Summer is winding down, and in the warm calm of August it may be tempting to skip out on some common boating safety practices. But now is not the time to get complacent when it comes to safety. Here is a friendly reminder of the things to check off your list so you and your loved ones always stay safe on the water.
First, make sure you have all the gear you need. Take inventory, and if you don’t have every item on this list, it’s time to head to the store. Also, it’s a good idea to check to see if all your current gear is in working order. There’s nothing worse in an emergency than broken supplies.
- Life Jackets – There should be a U.S. Coast Guard-approved life jacket for every person on board. Make sure all your jackets are in good condition as well.
- Flashlight – A flashlight with plenty of fresh batteries is essential in case something goes wrong when you’re boating at night.
- Fire Extinguisher – You definitely do not want to experience an onboard fire, but if you do, you definitely need a fire extinguisher.
- Duct Tape – It’s perhaps the most versatile product in the world and perfect for a quick fix in a tough situation.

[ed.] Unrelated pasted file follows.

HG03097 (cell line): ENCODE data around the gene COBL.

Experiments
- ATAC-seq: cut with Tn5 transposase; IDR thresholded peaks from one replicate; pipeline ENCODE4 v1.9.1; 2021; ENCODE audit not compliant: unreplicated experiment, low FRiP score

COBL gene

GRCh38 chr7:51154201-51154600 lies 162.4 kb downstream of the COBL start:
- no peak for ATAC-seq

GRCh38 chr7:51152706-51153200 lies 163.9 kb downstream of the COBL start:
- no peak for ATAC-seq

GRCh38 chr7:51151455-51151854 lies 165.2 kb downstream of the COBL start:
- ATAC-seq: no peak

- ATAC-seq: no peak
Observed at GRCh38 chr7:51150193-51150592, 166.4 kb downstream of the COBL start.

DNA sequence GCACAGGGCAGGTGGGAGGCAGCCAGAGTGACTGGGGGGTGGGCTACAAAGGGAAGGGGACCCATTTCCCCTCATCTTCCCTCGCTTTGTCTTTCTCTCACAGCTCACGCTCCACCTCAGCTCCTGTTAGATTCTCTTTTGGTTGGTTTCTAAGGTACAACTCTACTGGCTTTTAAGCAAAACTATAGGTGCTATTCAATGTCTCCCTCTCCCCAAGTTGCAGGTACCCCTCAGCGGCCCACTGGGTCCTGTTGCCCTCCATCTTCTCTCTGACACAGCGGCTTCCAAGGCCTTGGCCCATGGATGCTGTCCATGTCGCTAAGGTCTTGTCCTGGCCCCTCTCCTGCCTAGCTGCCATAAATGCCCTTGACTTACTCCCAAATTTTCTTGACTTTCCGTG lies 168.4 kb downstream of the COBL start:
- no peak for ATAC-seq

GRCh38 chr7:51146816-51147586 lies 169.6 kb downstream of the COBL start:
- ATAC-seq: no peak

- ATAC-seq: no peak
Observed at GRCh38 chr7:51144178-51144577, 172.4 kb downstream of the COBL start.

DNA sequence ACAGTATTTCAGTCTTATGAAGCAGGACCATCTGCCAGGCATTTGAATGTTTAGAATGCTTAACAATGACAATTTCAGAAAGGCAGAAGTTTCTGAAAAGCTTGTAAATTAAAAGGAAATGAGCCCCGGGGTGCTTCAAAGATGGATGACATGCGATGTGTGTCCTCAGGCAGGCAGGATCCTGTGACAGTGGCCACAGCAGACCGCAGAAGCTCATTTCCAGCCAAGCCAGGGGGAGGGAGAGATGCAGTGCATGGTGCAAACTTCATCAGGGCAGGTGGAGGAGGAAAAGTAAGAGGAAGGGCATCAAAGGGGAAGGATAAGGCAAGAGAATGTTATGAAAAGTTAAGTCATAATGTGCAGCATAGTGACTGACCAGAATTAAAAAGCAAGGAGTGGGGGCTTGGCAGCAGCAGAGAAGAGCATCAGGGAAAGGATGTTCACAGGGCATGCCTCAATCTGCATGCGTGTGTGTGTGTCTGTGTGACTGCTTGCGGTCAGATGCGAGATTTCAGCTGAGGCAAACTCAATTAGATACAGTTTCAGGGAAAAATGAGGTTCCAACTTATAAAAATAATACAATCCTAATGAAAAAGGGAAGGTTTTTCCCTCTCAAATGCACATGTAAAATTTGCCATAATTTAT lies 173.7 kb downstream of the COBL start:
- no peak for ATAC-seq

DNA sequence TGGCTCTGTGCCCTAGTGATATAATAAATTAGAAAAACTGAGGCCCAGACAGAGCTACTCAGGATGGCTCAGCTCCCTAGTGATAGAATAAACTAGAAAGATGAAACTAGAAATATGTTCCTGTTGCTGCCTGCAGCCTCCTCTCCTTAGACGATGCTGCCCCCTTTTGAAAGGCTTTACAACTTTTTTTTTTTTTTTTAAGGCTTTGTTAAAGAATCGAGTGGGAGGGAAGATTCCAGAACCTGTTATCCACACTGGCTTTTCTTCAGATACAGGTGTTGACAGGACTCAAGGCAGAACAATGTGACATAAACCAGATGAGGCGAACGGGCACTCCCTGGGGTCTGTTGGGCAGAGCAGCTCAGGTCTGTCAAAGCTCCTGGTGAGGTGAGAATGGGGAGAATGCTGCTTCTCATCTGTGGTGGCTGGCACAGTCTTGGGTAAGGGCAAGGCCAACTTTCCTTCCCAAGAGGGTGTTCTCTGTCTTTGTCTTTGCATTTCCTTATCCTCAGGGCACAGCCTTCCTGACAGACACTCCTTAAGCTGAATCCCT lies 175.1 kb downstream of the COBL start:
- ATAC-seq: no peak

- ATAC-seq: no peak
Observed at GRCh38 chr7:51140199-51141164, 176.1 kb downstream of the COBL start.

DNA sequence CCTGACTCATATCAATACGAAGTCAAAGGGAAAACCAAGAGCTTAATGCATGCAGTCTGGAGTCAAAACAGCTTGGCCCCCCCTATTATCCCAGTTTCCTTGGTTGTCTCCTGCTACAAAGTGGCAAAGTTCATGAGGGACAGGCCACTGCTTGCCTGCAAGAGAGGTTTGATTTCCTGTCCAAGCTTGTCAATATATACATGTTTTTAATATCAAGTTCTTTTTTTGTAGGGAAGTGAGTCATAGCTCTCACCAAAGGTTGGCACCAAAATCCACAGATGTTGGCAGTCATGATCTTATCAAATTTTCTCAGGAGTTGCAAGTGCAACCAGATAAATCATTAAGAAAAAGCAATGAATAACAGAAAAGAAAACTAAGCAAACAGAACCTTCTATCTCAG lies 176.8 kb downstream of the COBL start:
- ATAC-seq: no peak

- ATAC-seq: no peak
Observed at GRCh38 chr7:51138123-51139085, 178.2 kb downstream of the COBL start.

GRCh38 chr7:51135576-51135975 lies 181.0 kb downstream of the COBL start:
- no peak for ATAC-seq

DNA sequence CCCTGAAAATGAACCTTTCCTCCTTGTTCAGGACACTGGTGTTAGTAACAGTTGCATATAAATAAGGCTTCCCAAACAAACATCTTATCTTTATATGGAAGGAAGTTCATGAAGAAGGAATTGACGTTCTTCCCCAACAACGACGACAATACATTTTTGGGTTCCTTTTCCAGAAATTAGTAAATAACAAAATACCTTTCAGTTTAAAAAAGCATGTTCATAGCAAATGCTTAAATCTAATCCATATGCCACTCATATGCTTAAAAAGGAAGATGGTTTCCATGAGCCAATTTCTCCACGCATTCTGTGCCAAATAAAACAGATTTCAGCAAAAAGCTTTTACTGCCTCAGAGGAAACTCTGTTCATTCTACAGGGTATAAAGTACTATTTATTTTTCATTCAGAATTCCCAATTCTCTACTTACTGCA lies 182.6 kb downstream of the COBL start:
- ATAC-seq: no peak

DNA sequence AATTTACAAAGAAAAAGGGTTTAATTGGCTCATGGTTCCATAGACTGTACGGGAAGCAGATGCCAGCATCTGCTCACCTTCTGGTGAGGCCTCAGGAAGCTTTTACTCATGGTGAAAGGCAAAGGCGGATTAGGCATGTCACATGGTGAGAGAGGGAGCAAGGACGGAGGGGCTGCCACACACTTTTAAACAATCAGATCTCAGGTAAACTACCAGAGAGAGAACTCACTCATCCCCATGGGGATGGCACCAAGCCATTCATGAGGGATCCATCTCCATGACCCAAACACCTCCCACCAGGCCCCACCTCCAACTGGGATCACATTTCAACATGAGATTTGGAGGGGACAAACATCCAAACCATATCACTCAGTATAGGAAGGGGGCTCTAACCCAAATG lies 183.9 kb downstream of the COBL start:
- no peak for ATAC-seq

- Bucket – Taking on water? A bucket will bail you out.
- First Aid Kit – As with any vehicle, a well-stocked first aid kit is a must-have in case of an accident or medical emergency.
- Mirror – Use a mirror as an alternative way to signal for help.
- Garbage Bags – Keep our waters clean by always having a place to throw away your trash. You can also use them as rain gear.
- Whistle – A whistle take up very little space and comes in handy when you need to call for help.
- Ropes – Tie off to a dock, connect two boats, strap down gear, pull tubes and boards, toss people a line in an emergency—there’s nothing a rope can’t do.
- Radio — Have a radio at the ready and tuned into local emergency channels.
- Cell Phone — Always have a well-charged phone on board, and make sure to know the correct emergency numbers to call.
Be Aware of Weight
It’s important to pay attention to your boat’s weight limit. You want the party to be as large as possible, but boats can only handle so much load before their safety is compromised. Know your boat’s person capacity and never exceed it. And be sure to factor in pets and heavy gear.
Take It Easy at the Dock
Wind, waves and many other factors can make docking tough. Always take it slow and have a passenger on hand to help you dock properly. Remember, there’s no shame in needing a second, third or fourth attempt. And know how to tie off securely. You don’t want to damage the dock, your boat or someone else’s.
Go Back to School
If you’re feeling like a fish out of water on your safety knowledge, take a boating safety course. There are several fast and free courses available online. It’s estimated that 70% of boating accidents are caused by operator error. Do not become another statistic.